|Another cruise ship stalking us to Victoria|
Part 1 - Background Info
Part 2 - Seattle, Mt. Rainier, and Sailaway
Part 3 - Ketchikan
Part 4 - The Tracy Arm Fjord
Part 5 - Juneau
Part 6 - Skagway and the Klondike
If you would like to view my entire collection of photos from Victoria, you can find them on Flickr here.
Victoria BasicsDistance sailed from Skagway: 880 nautical miles/1,013 statue miles
Distance sailed from Seattle: 1,894 nautical miles/2,180 nautical miles
Time zone: Pacific Daylight Time, 2 hours behind CDT
Today's weather: sunny, low-80s
Today's wildlife count: none
Cumulative wildlife count: 12
I've been to Vancouver twice, but have never made it to Victoria. I'd heard from others that Victoria is a must-visit city, so I was looking forward to stopping there. Our visit was short, though - too short, in fact, with an arrival time of 7 P.M. local time and a departure time of midnight. That's barely enough time to get off, take a quick tour somewhere, and then get back on the ship. We decided to take a tour to the Butchart Gardens, which is supposed to be one of the best botanical gardens in the world. The gardens were built by the Butchart family, on the site of a former sand and gravel quarry. The family didn't want the old quarry to be an eyesore once the material had been fully mined.
We were greeted to "record heat" for Victoria, which meant a temperature of 82 degrees. I'll take a record high of 82 in late June any day. Anyway, after a scary looking line at customs that ended up taking maybe 10 minutes to clear, we boarded our buses to head to the gardens. Our bus driver was a really weird dude, who seemed to have a fascination with women's bathrooms. Yeah, I'm glad he wouldn't be our tour guide in the gardens.
We had a quick drive-by tour of downtown Victoria on the way over, including the "Mile 0" marker of the Trans-Canada highway.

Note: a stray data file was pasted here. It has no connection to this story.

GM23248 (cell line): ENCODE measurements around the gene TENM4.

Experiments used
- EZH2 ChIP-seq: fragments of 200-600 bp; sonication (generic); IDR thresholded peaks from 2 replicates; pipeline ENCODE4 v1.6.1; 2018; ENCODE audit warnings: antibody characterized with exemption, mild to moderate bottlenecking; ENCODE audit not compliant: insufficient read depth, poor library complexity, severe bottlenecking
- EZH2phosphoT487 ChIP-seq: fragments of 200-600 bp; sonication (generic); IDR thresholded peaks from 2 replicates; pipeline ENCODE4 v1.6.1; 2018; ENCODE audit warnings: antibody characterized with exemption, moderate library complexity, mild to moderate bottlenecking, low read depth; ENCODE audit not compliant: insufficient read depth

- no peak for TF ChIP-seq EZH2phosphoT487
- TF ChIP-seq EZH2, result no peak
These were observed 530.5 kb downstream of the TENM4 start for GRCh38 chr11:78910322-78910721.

We made it to the gardens after about a 40 minute ride.
The highlight of the gardens are the "Sunken Gardens", so named because they are a level below the remainder of the gardens.
Then it was on to the Rose Garden..
...and then the Japanese Gardens.
We then walked down to Butchart Cove, and then back up to the Italian Gardens. They have a gelato stand in the Italian Gardens; the gelato is good, but beware that you'll pay CDN $5 a scoop.
It was our good fortune that tonight would be the first night of the Saturday evening fireworks display for the summer, so we headed over to get a good spot to watch, at least as much as we could in the limited amount of time we had left. The unique thing about the Butchart fireworks is that many of the displays are in the shapes of trees and flowers, which was pretty cool. Unfortunately we had to leave 15 minutes before the grand finale, but we still got to see a good display.
It was time to head back to the bus, and I got a nice photo of the BC Legislature Building all lit up on the way back.
We finally made it back to our cabin about 11:45, which made me not look too forward to having to get up early the next morning to get off the ship and head home. That, and I really wasn't ready to have my vacation end yet!
Serving Suggestion4 1/2 hours just isn't enough time to enjoy Victoria. You barely have time to do one shore excursion before coming back to the ship at a late hour, thus meaning you're going to be really tired the next day when it's time to go home. Unfortunately, almost all 7-day Alaska itineraries have the same shortcoming, that is, not enough time here.
If you have the time, what I'd recommend instead is going to Vancouver or Seattle, and then tack on an extra day or two to visit Victoria and Vancouver Island. In particular, the downtown area looked like a good spot for a nice dinner and a glass of wine or two on the waterfront. Vancouver Island itself has a lot of spots for hiking in the mountains or along the coast.
That's it for this trip report! I'll have a review of the cruise itself up in the next week or two.